• Saul: we wanted flexibility and only wanted to call in senior administrators when it pertains to them because they are all very busy

University Outreach Committee

Purpose:

This committee will serve as a venue for ongoing discussion between elected student representatives, the office of the President, and the officers in the administration responsible for university outreach. For the purposes of this committee, university outreach may be defined as the messaging, techniques, and initiatives used by the University to engage, communicate with, and present itself to the wider Wesleyan community and to the outside world. The committee's ongoing discussion of these issues will draw meaningful feedback and advice from the student body by allowing for specialized knowledge and focused discussion of specific and sometimes sensitive material. Whereas broad annual updates at WSA meetings are certainly helpful, a sustained consultative relationship will enable productive, ongoing dialogue and promote thinking that will foster creative, worthwhile and beneficial feedback on issues relating to university outreach.

Charge, Responsibilities, and Powers:

  • Provide feedback to departments including, but not limited to University Relations, University Communications, and Admission
  • Communicate suggested recommendations for strategy, assessment, policy, and new initiatives to departments or individuals within the University
  • Expand membership and/or create temporary or permanent subcommittees to focus on specific issues, proposals, or areas of assessment, as needed
  • Meet at least two times per semester, with agenda and group composition determined by the core committee members

Composition:

The committee will be composed of core members and rotating members whose presence will be determined on an as-needed basis.

Core Members

  1. President of the University
  2. Special Assistant to the President for University Relations
  3. WSA President
  4. WSA Vice President

Suggested Portfolio:

  • Discuss Wesleyan's image in the region, country, and world and the impact that image has on the University's various constituencies and audiences, such as prospective students and alumni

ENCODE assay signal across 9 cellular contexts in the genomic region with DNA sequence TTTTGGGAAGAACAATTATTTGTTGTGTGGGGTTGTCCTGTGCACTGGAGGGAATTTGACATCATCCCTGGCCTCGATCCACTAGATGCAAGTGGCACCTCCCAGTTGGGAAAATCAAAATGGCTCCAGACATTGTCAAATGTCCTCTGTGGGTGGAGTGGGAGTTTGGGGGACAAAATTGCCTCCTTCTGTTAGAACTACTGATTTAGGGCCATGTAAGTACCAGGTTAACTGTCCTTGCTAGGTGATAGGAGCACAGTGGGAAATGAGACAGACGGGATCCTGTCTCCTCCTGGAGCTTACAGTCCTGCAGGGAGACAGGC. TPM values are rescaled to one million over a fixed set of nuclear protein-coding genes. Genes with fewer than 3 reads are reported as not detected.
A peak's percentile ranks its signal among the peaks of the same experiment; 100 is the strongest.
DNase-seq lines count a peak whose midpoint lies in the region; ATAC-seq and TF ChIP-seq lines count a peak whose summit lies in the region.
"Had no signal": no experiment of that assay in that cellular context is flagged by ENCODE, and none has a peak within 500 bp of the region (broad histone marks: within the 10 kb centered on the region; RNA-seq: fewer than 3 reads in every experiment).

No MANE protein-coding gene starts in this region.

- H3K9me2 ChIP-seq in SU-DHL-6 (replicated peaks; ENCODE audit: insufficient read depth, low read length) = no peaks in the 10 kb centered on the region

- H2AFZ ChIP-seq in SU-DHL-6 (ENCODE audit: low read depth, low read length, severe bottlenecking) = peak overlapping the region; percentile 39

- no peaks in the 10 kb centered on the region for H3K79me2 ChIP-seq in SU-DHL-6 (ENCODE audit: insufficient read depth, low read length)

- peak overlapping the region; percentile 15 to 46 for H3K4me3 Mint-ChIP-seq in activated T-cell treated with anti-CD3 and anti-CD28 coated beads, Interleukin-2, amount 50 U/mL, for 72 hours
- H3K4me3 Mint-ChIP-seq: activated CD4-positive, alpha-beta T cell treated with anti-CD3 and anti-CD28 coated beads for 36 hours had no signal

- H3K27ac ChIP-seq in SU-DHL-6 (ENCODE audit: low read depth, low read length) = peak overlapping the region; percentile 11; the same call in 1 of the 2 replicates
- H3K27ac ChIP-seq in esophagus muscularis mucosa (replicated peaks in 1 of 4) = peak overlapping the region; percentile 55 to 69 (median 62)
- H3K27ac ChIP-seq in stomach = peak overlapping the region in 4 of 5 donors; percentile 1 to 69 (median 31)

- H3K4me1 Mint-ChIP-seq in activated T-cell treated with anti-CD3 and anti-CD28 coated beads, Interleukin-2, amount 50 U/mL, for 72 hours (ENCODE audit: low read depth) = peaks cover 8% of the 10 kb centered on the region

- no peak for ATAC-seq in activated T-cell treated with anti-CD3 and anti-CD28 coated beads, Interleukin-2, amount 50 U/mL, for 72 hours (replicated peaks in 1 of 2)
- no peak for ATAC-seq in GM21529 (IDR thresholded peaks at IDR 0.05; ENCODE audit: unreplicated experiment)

• Discuss how Wesleyan's depth and breadth can best be presented in various settings and media
  • Reflect student voice in the priorities of promoting Wesleyan's image
  • Discuss strategies for engaging audiences targeted as potential students or potential donors
  • Discuss strategies for engaging potential new audiences who have limited perceptions of Wesleyan
  • Discuss strategies for building a more engaged, cohesive Wesleyan community
  • Discuss Wesleyan's outreach into the Middletown community

*The core members will be free to expand the portfolio of the committee as they see fit

Potential Agenda Items:

  • Discuss strategies to engage small donors including recent alumni, parents, and current students
  • Develop strategies to create a culture of giving among current students, particularly seniors
  • Provide advice on marketing practices and promotional materials sent to prospective students
  • Provide advice on practices and policies related to Senior Interviewers and Tour Guides
  • Provide constructive feedback on University tours
  • Develop strategies for enhancing Wesleyan's presence in previously unengaged regions, both domestic and abroad
  • Discuss how Wesleyan is portrayed in the news media (both traditional and non-traditional) and strategies for altering that portrayal where it is deficient
  • Discuss the role of technology such as online media and social networking tools in promoting Wesleyan and reaching out to the University's various audiences
  • Discuss admission criteria and their impact on shaping Wesleyan's identity and image
  • Assess use of the alumni network as a resource for enhancing recruitment, community, career development, etc

6) Report from the Student Representatives to the Board [Re: Board of Trustee meeting]